Barbets are friendly, sociable, calm, lovable dogs, and they make perfect family dogs. They go along great with children of all ages. They have no problem living with other pets. These dogs love to be around people and desire to be a part of family fun. If left alone for too long, this dog may develop separation anxiety.
As for any other breed, this dog should also be adequately socialized. Socialization and training should start at an early age. Barbets are highly trainable because of their willingness to please their human. Unlike other dogs, Barbets don’t tend to be dominant or stubborn so training them is simple. Barbets are very intelligent, and it is easy for them to learn new tricks and commands.
The Barbet has a life expectancy of 12-14 years. Because these dogs are very rare, there is very little known about the diseases they are prone to. However, some conditions do occur more often in these dogs. These conditions are hip and elbow dysplasia, entropion (a condition where there is rolling in of the upper or lower eyelid), epilepsy, and ear infections. Ear infections are the most common problem with these dogs, which is not something to be surprised about, considering their natural tendency to spend as much time as possible in the water and their thick, floppy ears. This combination makes the ears warm, moist, and perfect for bacteria and yeast growth.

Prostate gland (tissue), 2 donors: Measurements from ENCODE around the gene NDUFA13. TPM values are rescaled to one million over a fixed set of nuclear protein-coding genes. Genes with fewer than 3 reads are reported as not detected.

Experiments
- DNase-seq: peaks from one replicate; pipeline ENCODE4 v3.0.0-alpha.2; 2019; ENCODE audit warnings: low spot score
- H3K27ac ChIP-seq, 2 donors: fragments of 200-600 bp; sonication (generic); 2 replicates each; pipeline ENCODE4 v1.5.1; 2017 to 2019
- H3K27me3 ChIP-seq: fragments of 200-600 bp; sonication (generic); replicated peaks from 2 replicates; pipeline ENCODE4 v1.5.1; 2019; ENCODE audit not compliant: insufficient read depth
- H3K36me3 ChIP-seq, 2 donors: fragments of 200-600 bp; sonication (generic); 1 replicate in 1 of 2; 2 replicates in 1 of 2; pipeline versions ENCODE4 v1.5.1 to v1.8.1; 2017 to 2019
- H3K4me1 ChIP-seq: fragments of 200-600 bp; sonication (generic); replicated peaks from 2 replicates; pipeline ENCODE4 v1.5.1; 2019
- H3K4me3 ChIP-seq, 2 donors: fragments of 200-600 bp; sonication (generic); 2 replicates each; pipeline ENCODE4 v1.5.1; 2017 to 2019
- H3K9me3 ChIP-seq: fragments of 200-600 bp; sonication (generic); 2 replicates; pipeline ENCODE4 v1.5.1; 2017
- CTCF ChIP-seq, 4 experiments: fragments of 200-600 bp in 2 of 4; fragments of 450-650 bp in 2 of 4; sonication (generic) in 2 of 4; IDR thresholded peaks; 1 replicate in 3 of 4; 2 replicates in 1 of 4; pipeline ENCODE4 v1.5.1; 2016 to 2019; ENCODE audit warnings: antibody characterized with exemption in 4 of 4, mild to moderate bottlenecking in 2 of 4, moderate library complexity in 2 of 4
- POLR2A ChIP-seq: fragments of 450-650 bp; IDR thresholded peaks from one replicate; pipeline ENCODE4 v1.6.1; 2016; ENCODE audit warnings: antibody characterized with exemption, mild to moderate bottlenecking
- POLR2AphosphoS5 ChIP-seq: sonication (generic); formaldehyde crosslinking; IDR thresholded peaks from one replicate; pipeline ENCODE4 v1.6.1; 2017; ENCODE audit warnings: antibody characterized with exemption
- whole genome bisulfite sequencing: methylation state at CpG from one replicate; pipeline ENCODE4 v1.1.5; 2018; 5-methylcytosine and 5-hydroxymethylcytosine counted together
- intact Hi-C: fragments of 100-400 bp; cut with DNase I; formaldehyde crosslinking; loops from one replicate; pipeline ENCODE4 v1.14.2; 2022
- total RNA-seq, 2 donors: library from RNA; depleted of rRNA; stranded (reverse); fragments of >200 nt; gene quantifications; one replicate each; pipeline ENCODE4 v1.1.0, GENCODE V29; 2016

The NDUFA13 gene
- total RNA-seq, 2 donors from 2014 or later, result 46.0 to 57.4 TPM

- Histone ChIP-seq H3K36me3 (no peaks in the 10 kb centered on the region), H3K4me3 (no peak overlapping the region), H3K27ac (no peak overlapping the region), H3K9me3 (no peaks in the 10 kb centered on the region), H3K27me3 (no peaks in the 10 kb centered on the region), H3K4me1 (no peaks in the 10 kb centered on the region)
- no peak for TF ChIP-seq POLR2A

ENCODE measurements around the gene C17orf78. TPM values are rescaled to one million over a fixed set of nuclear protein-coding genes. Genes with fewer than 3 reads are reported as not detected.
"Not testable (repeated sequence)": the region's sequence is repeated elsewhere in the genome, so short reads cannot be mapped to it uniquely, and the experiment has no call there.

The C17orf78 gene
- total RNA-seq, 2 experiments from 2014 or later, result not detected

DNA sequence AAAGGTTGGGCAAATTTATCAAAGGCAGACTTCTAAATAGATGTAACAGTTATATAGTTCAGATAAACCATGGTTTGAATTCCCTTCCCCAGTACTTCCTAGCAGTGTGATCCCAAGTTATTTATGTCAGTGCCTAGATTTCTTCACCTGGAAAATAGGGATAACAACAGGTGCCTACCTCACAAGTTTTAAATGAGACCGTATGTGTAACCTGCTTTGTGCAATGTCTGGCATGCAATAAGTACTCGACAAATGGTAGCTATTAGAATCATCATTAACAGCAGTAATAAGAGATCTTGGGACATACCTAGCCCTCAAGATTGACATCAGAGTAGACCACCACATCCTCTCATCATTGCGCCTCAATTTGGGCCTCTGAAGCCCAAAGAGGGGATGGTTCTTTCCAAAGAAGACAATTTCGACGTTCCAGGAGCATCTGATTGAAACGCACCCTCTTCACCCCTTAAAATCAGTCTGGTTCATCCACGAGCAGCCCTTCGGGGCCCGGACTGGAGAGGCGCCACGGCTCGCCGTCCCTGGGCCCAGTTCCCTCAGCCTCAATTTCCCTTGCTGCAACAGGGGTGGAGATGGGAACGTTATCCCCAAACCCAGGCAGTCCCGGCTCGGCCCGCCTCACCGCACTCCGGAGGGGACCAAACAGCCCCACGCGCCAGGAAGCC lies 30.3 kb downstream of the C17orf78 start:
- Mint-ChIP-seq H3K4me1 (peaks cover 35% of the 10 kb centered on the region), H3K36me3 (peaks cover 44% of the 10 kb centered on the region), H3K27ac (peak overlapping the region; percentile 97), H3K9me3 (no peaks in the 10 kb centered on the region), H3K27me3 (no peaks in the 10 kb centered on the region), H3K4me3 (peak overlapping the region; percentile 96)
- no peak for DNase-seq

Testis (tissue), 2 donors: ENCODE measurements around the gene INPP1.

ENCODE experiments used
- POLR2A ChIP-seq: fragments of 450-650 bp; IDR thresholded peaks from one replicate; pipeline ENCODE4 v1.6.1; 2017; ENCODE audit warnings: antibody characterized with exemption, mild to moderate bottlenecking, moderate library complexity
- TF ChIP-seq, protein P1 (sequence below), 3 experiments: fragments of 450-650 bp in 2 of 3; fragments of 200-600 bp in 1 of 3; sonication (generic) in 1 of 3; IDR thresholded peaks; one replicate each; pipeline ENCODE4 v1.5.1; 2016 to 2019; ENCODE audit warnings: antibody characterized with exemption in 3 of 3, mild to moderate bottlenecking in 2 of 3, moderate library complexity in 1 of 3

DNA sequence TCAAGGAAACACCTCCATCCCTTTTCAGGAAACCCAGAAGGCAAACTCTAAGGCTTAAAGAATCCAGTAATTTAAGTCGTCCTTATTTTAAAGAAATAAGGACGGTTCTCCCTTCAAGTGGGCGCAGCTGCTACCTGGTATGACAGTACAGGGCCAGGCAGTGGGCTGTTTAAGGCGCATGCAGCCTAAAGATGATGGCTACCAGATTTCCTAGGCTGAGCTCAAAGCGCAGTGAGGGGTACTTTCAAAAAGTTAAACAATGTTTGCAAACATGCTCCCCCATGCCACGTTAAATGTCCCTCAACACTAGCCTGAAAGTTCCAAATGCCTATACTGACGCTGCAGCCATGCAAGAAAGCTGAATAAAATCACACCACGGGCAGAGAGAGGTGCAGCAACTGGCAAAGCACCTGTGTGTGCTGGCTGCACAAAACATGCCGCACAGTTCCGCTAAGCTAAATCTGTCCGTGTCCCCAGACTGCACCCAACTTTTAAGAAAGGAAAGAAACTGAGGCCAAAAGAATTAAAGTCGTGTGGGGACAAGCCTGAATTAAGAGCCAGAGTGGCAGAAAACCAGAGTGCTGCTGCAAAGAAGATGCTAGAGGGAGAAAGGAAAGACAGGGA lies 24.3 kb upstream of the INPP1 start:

The Barbet is an endangered breed, and there are few Barbet dog breeders. Considering their rarity, these dogs are difficult to find and are pretty pricy - a well-bred Barbet puppy cost over $2,500.